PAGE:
Web Development Advent Calendars for 2023
Web developers around the world have for years given a nod to
Saturnalia solstice Isaac Newton’s birthday Yule wassailing mummering end of Gregorian calendar year Christmas with advent calendars covering web-related topics. As a result, you may (should) recognize some of the ones listed below.
Every year I miss a few on December 1, so add a comment or hit me up on the Fediverse if you have more. I delayed posting this year until the end of the day because I am a bit tired of people who just copy the entire thing and share their version on the socials, so I am hoping the 20 hour delay frustrated them at least the tiniest bit. Also, this content originally appeared on AdrianRoselli.com.
I am happy to see more of the calendar creators are available on the fediverse instead of (or in addition to) Twitter. I look forward to it being all of them.
HTMHell Advent Calendar (@matuzo
HTMHell Advent Calendar is Manuel Matuzović’s doubling-down on the theology of HTML. And Christianity. One of those. Anyway, each day will reveal an article, talk, or tool that focuses on HTML.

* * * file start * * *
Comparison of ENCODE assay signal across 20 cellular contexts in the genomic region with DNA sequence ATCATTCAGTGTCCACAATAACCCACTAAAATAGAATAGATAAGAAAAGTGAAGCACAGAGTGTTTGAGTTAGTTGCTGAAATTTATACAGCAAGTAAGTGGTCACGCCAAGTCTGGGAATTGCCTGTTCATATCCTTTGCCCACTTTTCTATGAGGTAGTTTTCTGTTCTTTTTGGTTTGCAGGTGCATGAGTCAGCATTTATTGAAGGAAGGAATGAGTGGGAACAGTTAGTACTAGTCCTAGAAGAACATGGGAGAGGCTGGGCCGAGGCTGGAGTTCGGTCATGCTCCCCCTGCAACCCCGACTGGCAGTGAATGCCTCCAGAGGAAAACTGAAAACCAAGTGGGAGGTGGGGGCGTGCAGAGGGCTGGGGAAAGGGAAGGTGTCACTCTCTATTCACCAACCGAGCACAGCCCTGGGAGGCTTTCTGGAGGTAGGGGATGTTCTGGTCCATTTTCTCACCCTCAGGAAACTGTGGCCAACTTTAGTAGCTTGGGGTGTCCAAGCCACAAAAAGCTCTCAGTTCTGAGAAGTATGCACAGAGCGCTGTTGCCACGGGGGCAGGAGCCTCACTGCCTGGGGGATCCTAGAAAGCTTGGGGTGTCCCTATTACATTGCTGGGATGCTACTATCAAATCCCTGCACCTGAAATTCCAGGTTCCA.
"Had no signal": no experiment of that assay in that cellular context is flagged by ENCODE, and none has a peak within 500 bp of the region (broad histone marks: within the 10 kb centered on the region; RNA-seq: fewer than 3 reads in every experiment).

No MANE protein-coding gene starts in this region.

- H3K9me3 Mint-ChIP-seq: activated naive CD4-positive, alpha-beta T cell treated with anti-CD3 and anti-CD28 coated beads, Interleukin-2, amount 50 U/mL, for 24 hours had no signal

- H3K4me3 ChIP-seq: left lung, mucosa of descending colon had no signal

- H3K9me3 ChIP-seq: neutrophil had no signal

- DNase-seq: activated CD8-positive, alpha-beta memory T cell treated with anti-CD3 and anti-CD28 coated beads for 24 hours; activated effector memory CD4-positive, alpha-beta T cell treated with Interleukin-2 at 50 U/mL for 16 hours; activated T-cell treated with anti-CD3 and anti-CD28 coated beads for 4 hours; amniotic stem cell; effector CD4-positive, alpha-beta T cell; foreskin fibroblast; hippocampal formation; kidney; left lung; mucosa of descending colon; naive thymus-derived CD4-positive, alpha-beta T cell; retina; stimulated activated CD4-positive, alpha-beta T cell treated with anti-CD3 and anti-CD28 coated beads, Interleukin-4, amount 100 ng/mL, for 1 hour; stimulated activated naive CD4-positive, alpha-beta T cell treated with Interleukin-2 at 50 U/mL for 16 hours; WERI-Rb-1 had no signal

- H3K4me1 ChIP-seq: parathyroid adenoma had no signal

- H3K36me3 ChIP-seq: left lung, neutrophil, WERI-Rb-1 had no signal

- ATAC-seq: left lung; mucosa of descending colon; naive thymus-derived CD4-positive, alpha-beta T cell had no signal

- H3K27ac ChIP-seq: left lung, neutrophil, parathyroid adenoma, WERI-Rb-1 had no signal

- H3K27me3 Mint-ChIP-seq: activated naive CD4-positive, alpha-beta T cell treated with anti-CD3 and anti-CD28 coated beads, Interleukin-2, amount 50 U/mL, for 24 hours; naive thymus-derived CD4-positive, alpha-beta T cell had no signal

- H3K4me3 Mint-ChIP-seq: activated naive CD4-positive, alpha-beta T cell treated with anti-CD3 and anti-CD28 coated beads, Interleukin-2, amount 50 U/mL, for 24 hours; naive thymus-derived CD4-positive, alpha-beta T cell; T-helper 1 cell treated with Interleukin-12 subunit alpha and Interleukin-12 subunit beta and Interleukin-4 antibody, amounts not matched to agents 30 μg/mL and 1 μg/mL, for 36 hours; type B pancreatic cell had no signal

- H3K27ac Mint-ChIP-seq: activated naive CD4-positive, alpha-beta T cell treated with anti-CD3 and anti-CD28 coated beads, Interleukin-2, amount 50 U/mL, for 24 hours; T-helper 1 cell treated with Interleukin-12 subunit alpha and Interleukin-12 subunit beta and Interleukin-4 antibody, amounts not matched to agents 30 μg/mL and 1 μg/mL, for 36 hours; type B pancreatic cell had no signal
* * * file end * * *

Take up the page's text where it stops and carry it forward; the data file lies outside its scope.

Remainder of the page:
Lean UXmas (@LeanUXmas)
Lean UXmas collects the most popular articles from the Agile & Lean UX News mailing list, presented throughout the month.
Advent of Code (@ericwastl)
Advent of Code provides a small programming puzzle every day up to Christmas. They are stand-alone, but supposedly have a general theme. They also use different technologies so there is some variety as well.
24 Jours de Web (@ParisWeb
24 Jours de Web is back as an advent calendar for web folk. Written in French, it is clearly primarily targeted at French speakers, but a round of Google Translate will open it up to far more readers (like me).
Performance Calendar (@perfplanet)
Performance Calendar hails this as the speed geek’s favorite time of the year, ostensibly because of the tips it has been offering each December since 2009. It isn’t just server optimizations you’ll find here, so don’t shy away because you’re not a system admin.
JVM Advent (@JavaAdvent)
JVM Advent is posting a technical article from various authors related to Java each day.
アクセシビリティ Advent Calendar (@motchie)